As an art teacher, I am always delighted that simple art tools, with some encouragement, can have fingers and minds focused for hours at a time, for young and not so young.
Screens for working and playing in the cyber world are great. But we all need relief from the endless screens, alerts, and subliminal sense of being tethered to an appliance that is dictating who and what we should respond to.
There are countless advantages to encouraging art, and too many to quantify here. But a couple less well-known ones are:
1) Art has been eliminated in many schools, so children may have no opportunity to learn to interpret what they are seeing and represent in on another plane. Nor can they their minds roam at their own natural pace. It is not unusual for a 30-second commercial to have over 50-60 separate edits and separate images in it. That is not a pace established historically for the brain to interpret and respond to disparate images, day-in and day-out. Even doodling is discouraged. One time when I was helping as a Room-Mom in my son’s third-grade classroom, I was criticized for letting a child doodle during free time. I was told that there is no doodling after second grade. That made me sad. To doodle is to dream. It’s the dreamers who are the creators.
2) There is concern that fixing our eyes at the same viewing distance on screens for prolonged periods of time is negatively affecting the muscles in our eyes. When sketching, we find that we constantly need to move our eyes from the paper to the object we are sketching. These back and forth movements, adjusting focus from a short viewing distance to longer viewing distance, are more normal eye movements and helpful for the health of our eye muscles.
Back to the supply kits:
Give each traveler a small collection of pencils (with a few colored pencils), a good quality eraser, and pencil sharpener, in a zippered bag or fabric pencil case. Note: please use pencils, not markers. By sticking with pencils, you don’t have the issues with the missing caps, the random marks where you don’t want them, etc. that you get with markers. And, to me, there seems to be something that taps into our artistic side more naturally when we are given pencils—with a right-sized sharpener, as opposed to being handed a pen or marker.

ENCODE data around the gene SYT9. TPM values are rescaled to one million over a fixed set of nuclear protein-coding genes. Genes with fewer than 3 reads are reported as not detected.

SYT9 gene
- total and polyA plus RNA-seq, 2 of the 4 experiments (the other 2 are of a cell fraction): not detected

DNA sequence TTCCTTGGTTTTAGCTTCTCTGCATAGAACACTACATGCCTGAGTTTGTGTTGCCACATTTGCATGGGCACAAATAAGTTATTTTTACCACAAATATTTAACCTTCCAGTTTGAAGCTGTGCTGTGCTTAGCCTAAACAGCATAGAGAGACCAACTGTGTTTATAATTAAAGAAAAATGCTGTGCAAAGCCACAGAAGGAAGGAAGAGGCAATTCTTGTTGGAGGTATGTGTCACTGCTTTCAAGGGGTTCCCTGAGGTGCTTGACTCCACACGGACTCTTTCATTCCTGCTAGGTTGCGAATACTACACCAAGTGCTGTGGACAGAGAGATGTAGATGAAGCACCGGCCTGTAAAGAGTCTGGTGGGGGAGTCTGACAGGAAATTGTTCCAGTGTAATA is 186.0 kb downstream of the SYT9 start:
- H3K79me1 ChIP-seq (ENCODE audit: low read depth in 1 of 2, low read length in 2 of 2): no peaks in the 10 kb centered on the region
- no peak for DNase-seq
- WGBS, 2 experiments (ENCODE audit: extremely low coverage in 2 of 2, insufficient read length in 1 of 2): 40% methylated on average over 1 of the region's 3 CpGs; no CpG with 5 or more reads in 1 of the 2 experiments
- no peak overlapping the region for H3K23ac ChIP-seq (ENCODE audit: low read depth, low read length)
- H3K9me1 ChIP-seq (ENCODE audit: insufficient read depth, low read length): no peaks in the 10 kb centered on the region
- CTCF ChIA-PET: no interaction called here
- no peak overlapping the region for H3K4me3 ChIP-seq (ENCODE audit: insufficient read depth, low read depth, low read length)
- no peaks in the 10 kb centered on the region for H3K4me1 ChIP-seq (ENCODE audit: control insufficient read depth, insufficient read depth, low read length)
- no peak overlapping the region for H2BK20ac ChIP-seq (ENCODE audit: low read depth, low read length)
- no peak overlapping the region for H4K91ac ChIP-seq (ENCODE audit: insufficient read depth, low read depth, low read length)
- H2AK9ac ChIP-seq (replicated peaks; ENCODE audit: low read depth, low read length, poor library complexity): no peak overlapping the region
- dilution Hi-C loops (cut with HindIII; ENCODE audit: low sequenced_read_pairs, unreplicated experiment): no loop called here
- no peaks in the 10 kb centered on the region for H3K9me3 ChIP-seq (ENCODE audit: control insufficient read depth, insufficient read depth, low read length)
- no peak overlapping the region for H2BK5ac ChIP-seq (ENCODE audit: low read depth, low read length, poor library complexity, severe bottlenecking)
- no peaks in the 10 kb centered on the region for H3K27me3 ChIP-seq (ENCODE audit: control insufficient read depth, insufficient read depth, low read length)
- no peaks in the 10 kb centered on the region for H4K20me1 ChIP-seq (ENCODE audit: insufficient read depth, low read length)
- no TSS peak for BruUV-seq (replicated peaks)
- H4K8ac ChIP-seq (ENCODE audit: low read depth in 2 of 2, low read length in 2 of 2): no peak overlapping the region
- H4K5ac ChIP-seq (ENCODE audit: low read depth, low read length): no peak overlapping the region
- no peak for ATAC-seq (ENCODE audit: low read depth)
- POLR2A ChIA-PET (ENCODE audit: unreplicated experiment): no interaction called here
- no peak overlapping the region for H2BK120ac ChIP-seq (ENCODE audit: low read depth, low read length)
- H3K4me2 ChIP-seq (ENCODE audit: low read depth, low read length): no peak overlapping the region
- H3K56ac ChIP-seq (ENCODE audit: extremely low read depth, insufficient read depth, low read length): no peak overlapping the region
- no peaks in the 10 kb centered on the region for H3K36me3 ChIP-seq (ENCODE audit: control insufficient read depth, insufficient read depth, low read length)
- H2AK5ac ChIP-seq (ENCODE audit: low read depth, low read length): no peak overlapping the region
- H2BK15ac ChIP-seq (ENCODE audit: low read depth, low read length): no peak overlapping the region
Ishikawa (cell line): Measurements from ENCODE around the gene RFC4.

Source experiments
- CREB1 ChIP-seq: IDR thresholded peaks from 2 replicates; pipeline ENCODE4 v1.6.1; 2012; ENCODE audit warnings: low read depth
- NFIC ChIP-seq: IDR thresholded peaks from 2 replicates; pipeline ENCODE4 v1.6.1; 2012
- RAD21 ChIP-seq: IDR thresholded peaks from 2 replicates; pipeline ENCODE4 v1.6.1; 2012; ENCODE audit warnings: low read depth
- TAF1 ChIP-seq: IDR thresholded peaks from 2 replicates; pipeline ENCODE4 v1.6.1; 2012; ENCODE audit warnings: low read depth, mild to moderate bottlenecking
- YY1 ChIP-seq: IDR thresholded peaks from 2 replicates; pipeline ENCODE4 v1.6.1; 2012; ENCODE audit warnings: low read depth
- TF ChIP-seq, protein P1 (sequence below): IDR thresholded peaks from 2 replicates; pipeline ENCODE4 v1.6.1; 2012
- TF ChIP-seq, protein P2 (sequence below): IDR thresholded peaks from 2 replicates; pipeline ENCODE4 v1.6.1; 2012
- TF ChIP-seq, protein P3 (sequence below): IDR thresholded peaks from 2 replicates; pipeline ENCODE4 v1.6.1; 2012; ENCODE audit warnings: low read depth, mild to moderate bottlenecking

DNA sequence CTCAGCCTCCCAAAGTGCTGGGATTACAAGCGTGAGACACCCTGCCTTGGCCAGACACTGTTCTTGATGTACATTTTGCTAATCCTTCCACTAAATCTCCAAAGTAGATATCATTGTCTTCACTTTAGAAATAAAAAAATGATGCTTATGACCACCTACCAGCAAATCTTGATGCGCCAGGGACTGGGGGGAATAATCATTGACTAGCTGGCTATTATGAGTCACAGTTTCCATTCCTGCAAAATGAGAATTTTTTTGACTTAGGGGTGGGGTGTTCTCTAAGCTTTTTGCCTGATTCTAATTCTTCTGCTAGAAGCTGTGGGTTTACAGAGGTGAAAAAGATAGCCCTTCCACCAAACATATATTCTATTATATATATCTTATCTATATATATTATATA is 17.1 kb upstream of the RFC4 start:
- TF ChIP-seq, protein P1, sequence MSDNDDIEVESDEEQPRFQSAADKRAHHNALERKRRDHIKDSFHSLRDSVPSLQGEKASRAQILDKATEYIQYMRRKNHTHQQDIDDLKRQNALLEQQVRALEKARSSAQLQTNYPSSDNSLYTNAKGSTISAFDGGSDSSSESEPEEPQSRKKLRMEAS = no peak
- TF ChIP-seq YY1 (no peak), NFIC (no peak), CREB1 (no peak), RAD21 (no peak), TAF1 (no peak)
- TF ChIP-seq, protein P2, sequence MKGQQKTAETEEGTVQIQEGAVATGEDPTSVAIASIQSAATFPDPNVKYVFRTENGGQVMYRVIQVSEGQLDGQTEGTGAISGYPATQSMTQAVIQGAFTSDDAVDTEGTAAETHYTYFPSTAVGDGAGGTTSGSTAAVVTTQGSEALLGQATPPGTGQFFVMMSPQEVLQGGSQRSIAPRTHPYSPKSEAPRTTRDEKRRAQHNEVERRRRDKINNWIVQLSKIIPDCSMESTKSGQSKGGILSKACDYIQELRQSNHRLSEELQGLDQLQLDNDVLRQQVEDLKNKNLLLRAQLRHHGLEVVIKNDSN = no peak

Clip this pencil case to a standard clipboard. One for each traveler. I prefer the acrylic, colored clipboards. They are more colorful and help each traveler keep track of his or her own gear. Add a pad of medium-to-good quality drawing paper.
Don’t go for the cheapest materials here. Go to an art store, a craft store, or even a Target, and get the mid-to-high student grade materials. Or, if you order online, I frequently use Cheap Joes Art Stuff – really. cheapjoes.com/
Give them a call if you need help making decisions about supplies. The difference in cost is negligible in the big picture. And as an artist, I know it is painful to try to draw with pencils that are so hard you have to break the lead to get a strong color. And, it is frustrating to create something memorable on cheap paper. Spend a couple more bucks and it makes a huge difference.
Encourage everyone to:
- write some notes,
- practice cursive writing,
- invent one’s own hieroglyphics or symbols for a language,
- illustrate a poem or a song,
- create lyrics,
- trace leaves or found stuff, like a bolt or button, or
- play Tic-tac-toe or other paper and pencil games.
You can even provide some coloring books for the clipboards, too. Coloring books for children have always been popular. Coloring books for adults are the new rage. See the coloring book by my friend, Susan Schmitt, featuring her whimsical characters and lots of flowers through beautifully detailed illustrations.
Back to your supply kit:
Add tracing paper or other types of paper, origami sheets for example, to also inspire creative stimulation. Tape and scissors can go in, too. But are not necessary. I’d avoid the glue sticks, again, due to the missing caps and always dried out glue.
A large mailing envelope (even a used one) for each person can help collect completed sketches and other mementoes along the trip. Receipts, tickets from a movie or tourist event, a post card purchased along the way, etc., can all be popped in the envelope.
Alert: for many people these tools will seem primitive and unfamiliar. They will seem almost joke-like in their simplicity, longevity, and versatility. They are simply waiting to be picked up. There is no beeping. No alerts. No recharging. And they are fairly indestructible.
It may take encouragement –and modeling—to get your group involved.
Yes, you need to pick up the pencils, the paper, the clipboard and start doodling yourself to demonstrate how relaxing and contemplative it can be.
Pick up a pencil and a Pink Pearl. A relaxing afternoon awaits!
Jane M. Mason
watchingpaintdryllc on Facebook.